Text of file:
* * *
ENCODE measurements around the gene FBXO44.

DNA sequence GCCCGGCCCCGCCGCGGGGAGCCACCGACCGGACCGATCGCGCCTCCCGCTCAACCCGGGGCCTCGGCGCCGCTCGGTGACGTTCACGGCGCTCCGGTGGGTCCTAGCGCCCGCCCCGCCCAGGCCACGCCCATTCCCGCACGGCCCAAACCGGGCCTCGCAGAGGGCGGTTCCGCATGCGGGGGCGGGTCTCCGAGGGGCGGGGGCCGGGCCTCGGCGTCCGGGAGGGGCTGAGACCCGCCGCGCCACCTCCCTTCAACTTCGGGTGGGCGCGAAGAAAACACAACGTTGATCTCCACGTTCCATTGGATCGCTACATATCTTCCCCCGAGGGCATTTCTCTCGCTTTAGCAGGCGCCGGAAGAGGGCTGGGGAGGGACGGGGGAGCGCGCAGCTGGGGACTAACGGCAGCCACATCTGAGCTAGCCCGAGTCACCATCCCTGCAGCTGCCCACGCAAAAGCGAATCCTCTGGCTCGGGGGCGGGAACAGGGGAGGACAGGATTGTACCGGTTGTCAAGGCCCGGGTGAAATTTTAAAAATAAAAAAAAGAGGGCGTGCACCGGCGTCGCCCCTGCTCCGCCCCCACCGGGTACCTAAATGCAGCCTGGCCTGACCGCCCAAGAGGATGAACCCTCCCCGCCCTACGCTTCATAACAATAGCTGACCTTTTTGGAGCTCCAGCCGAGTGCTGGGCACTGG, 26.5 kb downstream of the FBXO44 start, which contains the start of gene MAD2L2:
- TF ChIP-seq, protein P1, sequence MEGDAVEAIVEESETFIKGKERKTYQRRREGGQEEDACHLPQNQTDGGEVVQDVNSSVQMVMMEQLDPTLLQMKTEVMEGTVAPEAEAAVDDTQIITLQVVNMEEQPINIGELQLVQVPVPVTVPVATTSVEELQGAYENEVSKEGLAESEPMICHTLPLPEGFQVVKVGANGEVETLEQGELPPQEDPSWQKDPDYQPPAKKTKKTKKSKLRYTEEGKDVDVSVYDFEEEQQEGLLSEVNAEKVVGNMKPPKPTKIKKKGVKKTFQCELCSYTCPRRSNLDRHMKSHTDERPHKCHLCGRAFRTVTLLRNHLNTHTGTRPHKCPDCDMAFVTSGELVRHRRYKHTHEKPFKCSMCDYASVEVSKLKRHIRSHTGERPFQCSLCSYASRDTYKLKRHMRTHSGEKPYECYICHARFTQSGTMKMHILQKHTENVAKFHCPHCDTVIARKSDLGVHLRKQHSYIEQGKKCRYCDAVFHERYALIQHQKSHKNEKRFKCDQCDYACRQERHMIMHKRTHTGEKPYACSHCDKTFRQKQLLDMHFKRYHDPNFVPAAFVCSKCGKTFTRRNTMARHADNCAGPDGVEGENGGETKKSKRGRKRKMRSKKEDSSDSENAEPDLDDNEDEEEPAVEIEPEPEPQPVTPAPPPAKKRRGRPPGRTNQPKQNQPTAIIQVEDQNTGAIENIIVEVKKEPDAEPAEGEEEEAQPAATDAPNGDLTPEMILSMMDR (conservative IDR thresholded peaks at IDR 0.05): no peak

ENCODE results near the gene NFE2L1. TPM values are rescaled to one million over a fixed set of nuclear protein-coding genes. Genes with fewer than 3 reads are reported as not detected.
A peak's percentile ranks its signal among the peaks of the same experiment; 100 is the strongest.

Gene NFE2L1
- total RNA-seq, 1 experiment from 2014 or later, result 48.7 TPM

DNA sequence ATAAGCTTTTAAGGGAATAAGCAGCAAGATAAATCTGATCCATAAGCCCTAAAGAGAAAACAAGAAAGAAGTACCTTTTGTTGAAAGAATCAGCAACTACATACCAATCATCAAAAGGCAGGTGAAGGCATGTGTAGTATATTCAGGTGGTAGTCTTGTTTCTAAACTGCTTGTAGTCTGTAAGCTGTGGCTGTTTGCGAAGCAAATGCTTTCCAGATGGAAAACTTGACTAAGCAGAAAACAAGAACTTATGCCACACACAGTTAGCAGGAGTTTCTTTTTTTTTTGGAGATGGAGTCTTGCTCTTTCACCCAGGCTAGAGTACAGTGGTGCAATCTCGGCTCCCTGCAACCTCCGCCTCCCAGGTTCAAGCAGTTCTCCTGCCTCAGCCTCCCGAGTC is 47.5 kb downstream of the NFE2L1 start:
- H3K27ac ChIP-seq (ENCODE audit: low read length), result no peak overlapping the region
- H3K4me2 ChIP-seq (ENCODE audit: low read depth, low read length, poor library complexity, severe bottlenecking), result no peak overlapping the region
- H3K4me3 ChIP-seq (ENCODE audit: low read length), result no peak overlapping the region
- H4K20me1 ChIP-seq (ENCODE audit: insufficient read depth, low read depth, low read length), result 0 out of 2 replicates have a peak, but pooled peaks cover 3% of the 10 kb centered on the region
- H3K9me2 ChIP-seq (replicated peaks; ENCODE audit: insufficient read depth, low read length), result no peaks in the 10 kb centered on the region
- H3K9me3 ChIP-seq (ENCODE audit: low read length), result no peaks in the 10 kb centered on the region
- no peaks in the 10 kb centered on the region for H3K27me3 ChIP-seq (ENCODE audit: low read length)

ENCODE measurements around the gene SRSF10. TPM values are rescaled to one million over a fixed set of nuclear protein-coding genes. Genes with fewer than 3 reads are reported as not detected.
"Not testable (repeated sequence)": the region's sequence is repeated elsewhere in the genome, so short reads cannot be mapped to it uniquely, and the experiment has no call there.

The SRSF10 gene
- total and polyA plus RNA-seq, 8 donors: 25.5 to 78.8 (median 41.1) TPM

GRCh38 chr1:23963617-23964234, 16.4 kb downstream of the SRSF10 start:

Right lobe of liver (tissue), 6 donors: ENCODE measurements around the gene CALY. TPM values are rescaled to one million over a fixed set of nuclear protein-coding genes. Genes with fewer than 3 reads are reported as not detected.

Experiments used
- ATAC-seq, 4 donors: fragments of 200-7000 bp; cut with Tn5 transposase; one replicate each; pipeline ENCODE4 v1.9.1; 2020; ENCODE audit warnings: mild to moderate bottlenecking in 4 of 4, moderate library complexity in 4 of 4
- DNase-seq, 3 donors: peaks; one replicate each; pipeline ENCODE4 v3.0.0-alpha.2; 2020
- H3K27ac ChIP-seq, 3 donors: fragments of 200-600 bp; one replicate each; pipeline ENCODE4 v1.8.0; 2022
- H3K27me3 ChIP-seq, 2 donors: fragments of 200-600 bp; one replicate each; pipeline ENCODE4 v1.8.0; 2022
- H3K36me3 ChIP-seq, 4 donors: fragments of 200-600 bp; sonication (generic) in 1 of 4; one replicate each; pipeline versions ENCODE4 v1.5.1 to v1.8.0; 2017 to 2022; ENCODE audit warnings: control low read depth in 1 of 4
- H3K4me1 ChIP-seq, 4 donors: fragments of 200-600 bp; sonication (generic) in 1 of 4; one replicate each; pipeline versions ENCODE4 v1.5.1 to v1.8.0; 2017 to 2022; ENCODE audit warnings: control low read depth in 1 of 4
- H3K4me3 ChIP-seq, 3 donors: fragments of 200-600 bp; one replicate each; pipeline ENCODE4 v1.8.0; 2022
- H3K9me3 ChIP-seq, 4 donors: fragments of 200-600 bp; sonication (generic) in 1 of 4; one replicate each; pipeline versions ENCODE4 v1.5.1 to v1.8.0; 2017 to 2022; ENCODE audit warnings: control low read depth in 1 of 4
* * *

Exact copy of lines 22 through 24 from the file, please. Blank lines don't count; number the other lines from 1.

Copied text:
Experiments used
- ATAC-seq, 4 donors: fragments of 200-7000 bp; cut with Tn5 transposase; one replicate each; pipeline ENCODE4 v1.9.1; 2020; ENCODE audit warnings: mild to moderate bottlenecking in 4 of 4, moderate library complexity in 4 of 4
- DNase-seq, 3 donors: peaks; one replicate each; pipeline ENCODE4 v3.0.0-alpha.2; 2020